Politics

Migrant Children Starved, Forced To Sleep Under Toilet, Eat Off Floor At Obama Detainment Facility

(Left Photo: American Immigration Council) (Right Photo by Alex Wong/Getty Images)

Benny Johnson Columnist, Viral Politics

The national debate over the American system of migrant detainment rages on in spite of President Donald Trump signing an executive order ending the practice of separating illegal immigrant families and a surprise visit by the first lady to a child detainment facility.

However, the renewed criticism on the system has brought to light the abuses and oversights of past administrations. Lost in the debate is any acknowledgment that President Obama’s administration also used detention facilities, kept immigrant adults and children in cages, separated families, prosecuted hundreds of thousands of illegal immigrants and deported millions more.

The Daily Caller published images of Obama detention facilities housing hundreds of children in chain link cages. In fact, the conditions in Obama’s illegal immigrant detainment facilities were so abhorrent that they inspired a lawsuit.

In 2015, the American Immigration Council and the American Civil Liberties Union announced a class-action lawsuit against the conditions at the detainment facilities in the Tucson, Arizona. In the lawsuit, multiple detained illegal immigrants tell the story of abhorrent conditions inside the Obama-era facilities. Children eating off the floor, sleeping under toilets, abused, crying, hungry and thirsty. Since the recent outrage over the Trump facilities also involved the treatment of minors, here are the testimonies of migrants with children held inside the Obama detainment facility:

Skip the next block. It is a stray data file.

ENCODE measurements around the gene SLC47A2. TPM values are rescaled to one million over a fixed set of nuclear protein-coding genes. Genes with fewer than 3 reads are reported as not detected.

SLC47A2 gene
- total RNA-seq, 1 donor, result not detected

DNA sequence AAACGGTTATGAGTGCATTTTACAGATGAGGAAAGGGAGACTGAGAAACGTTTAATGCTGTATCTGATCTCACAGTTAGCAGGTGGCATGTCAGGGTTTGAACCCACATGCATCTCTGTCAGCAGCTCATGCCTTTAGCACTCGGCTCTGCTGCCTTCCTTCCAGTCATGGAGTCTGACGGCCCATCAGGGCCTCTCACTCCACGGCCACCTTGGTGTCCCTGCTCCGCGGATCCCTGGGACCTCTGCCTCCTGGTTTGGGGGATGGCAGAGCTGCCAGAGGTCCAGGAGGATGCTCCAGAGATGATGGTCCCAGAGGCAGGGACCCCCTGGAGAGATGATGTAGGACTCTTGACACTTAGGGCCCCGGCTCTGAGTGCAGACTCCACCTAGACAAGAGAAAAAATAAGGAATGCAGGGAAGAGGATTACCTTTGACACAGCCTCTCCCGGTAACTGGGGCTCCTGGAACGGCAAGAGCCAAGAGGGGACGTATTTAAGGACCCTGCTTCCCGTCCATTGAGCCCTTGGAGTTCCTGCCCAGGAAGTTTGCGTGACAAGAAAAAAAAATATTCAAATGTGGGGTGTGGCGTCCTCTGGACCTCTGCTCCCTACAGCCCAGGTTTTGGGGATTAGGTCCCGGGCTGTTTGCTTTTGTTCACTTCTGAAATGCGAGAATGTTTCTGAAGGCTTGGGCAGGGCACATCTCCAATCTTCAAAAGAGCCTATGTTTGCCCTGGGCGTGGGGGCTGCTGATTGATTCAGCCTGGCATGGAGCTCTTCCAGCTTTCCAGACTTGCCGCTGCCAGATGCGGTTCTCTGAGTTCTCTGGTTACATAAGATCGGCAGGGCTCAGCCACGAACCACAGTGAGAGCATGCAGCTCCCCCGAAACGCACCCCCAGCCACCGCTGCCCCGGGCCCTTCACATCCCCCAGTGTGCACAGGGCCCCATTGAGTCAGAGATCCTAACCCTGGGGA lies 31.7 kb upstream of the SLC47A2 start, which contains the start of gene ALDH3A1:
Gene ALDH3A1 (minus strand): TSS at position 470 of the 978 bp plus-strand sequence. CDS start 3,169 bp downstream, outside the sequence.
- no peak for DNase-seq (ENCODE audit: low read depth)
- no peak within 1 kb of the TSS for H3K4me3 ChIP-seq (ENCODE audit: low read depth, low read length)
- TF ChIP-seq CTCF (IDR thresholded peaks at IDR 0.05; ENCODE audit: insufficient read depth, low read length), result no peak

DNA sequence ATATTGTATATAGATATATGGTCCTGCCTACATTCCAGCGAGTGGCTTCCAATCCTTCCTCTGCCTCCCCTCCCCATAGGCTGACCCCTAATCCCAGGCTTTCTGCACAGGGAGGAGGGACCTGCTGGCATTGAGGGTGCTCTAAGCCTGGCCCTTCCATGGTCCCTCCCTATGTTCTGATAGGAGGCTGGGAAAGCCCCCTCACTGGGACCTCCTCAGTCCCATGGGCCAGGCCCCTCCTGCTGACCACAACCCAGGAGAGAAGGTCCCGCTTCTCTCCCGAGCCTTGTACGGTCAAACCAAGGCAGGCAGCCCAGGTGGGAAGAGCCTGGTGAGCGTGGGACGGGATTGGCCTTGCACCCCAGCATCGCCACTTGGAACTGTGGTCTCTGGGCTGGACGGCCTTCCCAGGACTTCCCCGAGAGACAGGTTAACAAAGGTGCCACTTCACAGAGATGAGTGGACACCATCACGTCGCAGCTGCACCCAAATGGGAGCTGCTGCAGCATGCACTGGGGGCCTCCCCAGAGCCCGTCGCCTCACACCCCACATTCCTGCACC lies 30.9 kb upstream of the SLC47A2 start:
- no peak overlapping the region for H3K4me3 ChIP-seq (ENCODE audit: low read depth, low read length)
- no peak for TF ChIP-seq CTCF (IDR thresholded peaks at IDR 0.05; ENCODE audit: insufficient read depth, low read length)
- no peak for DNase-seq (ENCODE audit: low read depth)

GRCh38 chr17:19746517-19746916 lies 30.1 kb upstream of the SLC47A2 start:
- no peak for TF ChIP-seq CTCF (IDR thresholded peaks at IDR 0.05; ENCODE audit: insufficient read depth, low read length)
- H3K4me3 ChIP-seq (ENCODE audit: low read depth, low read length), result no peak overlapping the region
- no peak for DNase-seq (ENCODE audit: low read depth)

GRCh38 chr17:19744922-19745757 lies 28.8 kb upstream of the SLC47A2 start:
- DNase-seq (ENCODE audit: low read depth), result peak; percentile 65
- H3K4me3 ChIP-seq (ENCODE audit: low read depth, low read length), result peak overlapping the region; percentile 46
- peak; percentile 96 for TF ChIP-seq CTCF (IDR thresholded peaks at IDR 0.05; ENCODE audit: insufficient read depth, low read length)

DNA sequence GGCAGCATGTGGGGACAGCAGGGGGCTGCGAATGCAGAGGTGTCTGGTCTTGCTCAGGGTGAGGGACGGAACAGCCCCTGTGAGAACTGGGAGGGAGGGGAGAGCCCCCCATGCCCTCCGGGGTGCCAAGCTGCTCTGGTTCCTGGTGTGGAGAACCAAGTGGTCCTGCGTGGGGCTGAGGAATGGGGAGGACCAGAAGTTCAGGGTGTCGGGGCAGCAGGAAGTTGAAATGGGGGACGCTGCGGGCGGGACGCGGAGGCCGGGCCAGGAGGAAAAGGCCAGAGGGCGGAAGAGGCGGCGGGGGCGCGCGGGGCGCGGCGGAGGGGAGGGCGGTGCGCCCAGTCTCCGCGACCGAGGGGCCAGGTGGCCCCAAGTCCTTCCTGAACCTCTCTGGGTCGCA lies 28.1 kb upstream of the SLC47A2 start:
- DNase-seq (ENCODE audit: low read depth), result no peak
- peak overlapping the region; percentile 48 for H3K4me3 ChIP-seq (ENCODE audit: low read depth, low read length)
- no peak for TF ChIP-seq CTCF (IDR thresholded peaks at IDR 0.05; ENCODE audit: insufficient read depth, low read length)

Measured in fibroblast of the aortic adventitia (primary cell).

No diapers:

Border Patrol agents do not provide mothers enough diapers for their infant children.

For the first 19 hours in detention, the agents did not give me any diapers for my one and half year old daughter. She dirtied her diaper and had to spend the whole night with a dirty diaper.

I did not receive enough diapers for my daughter. When we asked for more, the agents would say “wait, wait, there aren’t any.” They would only give us 2 diapers per child in the morning and sometimes another at night. This was particularly a problem when a child had diarrhea, like my daughter had.

No space:

There were approximately 50 women and their children in the cell in Arizona…There was not enough room for everyone to lie down and some kids had to sleep near the toilet. If you got up, you would not have a space to sit when you came back. At times I was able to lie on the floor, but other nights it was so crowded that I had to sleep sitting up or kneeling.

There were approximately 50 women and their children in the cell…There was one toilet in the cell. There was one sink attached to the toilet.

Freezing:

We were not able to sleep all night because of the cold. At one point my six month daughter did fall asleep briefly and I laid her down on the cold concrete floor. She was able to sleep a little bit but she was shivering from the cold as she slept.

There were no beds in the cell and we were not provided any blankets or other bedding. My daughter tried to sleep on the bench and I sat up so that she could at least rest her head on my lap…I was not able to sleep at all because my daughter would have fallen off the bench if I had moved.

No sleep:

It was also difficult to sleep because we were called out four times for interviews over the course of the night. One of those times we had to wait five and half hours… we had to stand for those five and half hours. We were already tired from walking in the desert and I was exhausted from standing and holding my daughter for so long.